Jess shot me a look that was unmistakably a warning to drop it.
“The past is in the past, remember?” she said. “Starting now, we only focus on the future.”
With that future in mind, I left the car, hopped onto the porch, and unlocked the front door. Then, with a flourish, I helped Jess out of the car, lifted her into my arms, and carried her across the threshold. A romantic gesture I never had the chance to do when we got married.
Our courtship had been a whirlwind. I was an adjunct professor teaching a class on New Journalism at the University of Vermont. Jess was there getting her master’s in elementary education. We met at a party hosted by a mutual friend and spent the night discussing Truman Capote’s In Cold Blood. I’d never met someone like her—so carefree and bright and alive. Her face lit up when she smiled, which was often, and her eyes were like windows into her thoughts. By the end of that night, I knew Jess was the woman I wanted to spend the rest of my life with.
We got married six months later. Six months after that, Maggie was born.
“You want to officially christen this place now or tomorrow?” I asked as I set her down in the vestibule.
“Now,” Jess said with a wink. “Definitely now.”
Hand in hand, we moved deeper into the house. I stopped a second later, caught short by the sight of the chandelier drooping from the ceiling.
It was on, glowing brightly.
Jess noticed it, too, and said, “Maybe Hibbs left it on for us.”
I hoped that was the case. Otherwise it meant that the wiring problem Janie June had promised to look into had gone unattended. I didn’t worry too much, because by then Jess was tugging me toward the curved staircase, her smile naughty and her eyes bright with mischief.
“So many rooms,” she said. “Perhaps we need to christen all of them.”
I willingly followed her up the steps, the chandelier suddenly forgotten. All I cared about was my wife, my daughter, and the wonderful new life we would have inside that house.
I had no idea what Baneberry Hall really had in store for us. How, despite our best efforts, its history would eventually threaten to smother us. How twenty days inside its walls would become a waking nightmare.
Had we known any of that, we would have turned around, left Baneberry Hall, and never come back.
It’s almost dark when I bring my truck to a rattling stop in front of the wrought-iron gate. The sky has the same purple-black hue as a bruise. On the other side of the gate, I can faintly make out the rise of the gravel road as it begins its climb through the woods. Atop the hill, barely visible through the trees, is a patch of dark roof and a sliver of glass reflecting the wan light of the rising moon.
The house of horrors itself.
My father’s warning echoes through my thoughts.
It’s not safe there. Not for you.
I chase it away with a call to Allie, announcing that I’ve made it safe and sound.
“How does the place look?” she says.
“I don’t know. I still haven’t unlocked the gate.”
Allie hesitates a beat before replying. “It’s okay to have second thoughts.”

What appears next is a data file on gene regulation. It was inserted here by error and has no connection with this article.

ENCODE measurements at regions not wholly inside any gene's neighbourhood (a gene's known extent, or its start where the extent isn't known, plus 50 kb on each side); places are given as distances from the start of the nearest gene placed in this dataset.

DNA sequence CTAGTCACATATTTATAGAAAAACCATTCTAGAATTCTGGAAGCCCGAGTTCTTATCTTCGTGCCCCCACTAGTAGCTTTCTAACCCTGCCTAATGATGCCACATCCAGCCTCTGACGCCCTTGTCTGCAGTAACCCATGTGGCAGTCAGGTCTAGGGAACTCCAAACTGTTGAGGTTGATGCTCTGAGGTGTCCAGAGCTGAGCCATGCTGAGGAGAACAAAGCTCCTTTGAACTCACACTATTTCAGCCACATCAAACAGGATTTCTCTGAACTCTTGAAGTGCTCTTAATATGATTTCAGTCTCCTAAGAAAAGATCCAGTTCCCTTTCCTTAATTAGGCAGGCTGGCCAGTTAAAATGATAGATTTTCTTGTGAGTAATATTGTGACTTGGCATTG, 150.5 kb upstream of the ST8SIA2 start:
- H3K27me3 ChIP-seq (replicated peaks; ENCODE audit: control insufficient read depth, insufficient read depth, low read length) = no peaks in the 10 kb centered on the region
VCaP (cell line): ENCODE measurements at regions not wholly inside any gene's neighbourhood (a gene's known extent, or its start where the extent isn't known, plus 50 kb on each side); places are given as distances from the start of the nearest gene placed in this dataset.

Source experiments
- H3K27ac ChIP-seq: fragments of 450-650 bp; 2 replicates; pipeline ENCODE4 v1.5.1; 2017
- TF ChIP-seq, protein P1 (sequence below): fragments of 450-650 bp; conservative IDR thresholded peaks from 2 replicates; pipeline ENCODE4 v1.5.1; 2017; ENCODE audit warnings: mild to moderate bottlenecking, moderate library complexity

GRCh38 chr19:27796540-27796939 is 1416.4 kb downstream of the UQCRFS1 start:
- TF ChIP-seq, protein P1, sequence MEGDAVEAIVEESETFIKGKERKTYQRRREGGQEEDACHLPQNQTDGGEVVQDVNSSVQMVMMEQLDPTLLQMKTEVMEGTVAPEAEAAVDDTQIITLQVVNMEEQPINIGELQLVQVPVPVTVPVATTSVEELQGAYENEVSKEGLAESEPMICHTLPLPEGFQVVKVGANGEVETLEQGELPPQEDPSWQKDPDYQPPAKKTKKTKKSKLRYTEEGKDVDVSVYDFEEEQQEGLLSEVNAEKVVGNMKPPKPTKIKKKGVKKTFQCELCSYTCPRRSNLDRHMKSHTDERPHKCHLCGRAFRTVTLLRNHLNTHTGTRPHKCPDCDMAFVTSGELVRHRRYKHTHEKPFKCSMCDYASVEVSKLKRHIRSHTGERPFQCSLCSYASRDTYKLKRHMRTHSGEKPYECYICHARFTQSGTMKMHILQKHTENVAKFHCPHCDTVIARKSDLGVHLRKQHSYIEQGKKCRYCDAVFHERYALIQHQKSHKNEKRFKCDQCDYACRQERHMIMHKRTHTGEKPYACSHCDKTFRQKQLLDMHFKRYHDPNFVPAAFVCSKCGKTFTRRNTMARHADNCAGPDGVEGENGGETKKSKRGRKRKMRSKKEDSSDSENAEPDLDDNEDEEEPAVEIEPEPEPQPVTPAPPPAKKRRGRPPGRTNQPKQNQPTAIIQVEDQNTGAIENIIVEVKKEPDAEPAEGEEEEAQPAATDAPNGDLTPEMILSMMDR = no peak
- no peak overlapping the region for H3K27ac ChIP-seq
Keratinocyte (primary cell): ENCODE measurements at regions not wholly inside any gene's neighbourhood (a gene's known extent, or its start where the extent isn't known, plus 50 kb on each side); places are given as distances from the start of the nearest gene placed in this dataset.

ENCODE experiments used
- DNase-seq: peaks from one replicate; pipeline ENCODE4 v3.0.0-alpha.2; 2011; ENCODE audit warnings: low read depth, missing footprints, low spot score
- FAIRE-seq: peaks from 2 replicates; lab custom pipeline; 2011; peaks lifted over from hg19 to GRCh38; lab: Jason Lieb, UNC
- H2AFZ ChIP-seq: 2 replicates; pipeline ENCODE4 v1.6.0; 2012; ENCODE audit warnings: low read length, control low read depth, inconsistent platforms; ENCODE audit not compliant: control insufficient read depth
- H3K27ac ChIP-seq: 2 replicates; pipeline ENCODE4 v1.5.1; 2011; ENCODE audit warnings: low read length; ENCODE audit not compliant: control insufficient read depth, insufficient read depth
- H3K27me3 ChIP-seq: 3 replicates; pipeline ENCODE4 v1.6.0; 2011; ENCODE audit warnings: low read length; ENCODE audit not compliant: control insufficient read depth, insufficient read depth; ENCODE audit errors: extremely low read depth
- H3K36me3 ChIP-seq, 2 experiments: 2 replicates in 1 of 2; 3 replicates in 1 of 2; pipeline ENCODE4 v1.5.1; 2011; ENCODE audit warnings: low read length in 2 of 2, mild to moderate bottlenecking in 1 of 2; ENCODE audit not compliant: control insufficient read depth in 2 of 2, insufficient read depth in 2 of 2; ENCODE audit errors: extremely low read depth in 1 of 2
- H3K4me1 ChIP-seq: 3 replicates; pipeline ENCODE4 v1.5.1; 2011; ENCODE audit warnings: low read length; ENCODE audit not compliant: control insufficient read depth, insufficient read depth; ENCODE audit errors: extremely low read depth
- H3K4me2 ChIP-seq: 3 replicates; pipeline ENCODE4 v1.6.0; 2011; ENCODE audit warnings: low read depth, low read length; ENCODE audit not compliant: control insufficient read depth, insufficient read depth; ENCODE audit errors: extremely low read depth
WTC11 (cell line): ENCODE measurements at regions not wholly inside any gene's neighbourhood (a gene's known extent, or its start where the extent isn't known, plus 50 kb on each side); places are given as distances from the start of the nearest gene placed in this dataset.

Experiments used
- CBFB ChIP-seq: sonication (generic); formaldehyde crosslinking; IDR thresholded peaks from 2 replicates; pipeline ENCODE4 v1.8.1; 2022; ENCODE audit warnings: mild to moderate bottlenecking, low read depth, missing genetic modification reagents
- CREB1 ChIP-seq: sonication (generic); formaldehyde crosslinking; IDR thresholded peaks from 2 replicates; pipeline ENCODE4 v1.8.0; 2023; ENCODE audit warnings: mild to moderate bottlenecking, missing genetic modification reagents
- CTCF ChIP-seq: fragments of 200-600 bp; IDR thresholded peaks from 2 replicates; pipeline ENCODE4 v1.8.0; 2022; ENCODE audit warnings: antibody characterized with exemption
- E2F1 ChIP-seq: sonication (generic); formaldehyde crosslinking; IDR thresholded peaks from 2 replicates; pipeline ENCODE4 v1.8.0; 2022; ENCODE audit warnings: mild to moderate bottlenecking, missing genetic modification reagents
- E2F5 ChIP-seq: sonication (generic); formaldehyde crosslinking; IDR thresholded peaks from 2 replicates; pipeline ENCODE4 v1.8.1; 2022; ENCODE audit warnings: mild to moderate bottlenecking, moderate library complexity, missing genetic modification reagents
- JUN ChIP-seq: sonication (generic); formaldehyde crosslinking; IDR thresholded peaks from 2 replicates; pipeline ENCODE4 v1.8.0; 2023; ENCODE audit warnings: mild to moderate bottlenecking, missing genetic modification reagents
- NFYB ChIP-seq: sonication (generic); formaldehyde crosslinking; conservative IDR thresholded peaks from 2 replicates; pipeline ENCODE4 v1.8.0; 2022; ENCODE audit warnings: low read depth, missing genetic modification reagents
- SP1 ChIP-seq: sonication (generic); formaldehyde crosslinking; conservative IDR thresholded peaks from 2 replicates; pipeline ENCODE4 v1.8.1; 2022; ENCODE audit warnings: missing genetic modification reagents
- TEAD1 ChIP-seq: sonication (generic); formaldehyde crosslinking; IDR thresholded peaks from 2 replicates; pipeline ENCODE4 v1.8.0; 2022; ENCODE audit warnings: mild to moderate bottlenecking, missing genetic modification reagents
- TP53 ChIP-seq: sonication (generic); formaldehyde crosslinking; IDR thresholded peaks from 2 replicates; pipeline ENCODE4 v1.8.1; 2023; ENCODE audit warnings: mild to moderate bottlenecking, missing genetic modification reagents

“And it’s not too late to change your mind.”
I know that, too. I could turn around, head back to Boston, and accept my mother’s offer to buy Baneberry Hall sight unseen. I could try to be okay with never knowing the real reason we left that long-ago July night. I could pretend my parents haven’t lied to me for most of my life and that those lies haven’t become part of who I am.
But I can’t.
It’s useless to even try.
“You know I need to do this,” I say.
“I know you think you need to do it,” Allie replies. “But it’s not going to be easy.”
The plan is for me to spend the summer getting Baneberry Hall in shape to be sold, hopefully for a profit. It won’t be a complete renovation. Certainly not as extensive as what Allie and I do on a regular basis. I think of it as a major freshening up. New paint and wallpaper. Polishing the hardwood and laying down fresh tile. Restore what’s usable, and replace what’s not. The most ambitious I’ll get is in the rooms that really sell a house. Bathrooms. Kitchen. Master suite.
“You make it sound like I’ve never fixed up an old house before.”
This prompts a sigh from Allie. “That’s not what I’m talking about.”
She’s referring to the other part of my plan—searching for snippets of truth that might be hiding in every nook and cranny. It’s the main reason she’s not joining me for the renovation. This time, as they say in the movies, it’s personal.
“I’ll be fine,” I tell her.
“Says the woman who still hasn’t gotten out of her truck,” Allie replies, stating a fact I can’t deny. “Are you sure you’re ready for this? And not fabric-swatches-and-truck-full-of-equipment ready. Emotionally ready.”
“I think so.” It’s as honest an answer as I can give.
“What if the truth you’re looking for isn’t there?”
“Every house has a story,” I say.
“And Baneberry Hall already has one,” Allie replies.
“Which was written by my father. I had no absolutely no say in it, yet it affects me to this very day. And I need to at least try to learn the real one while I still have the chance.”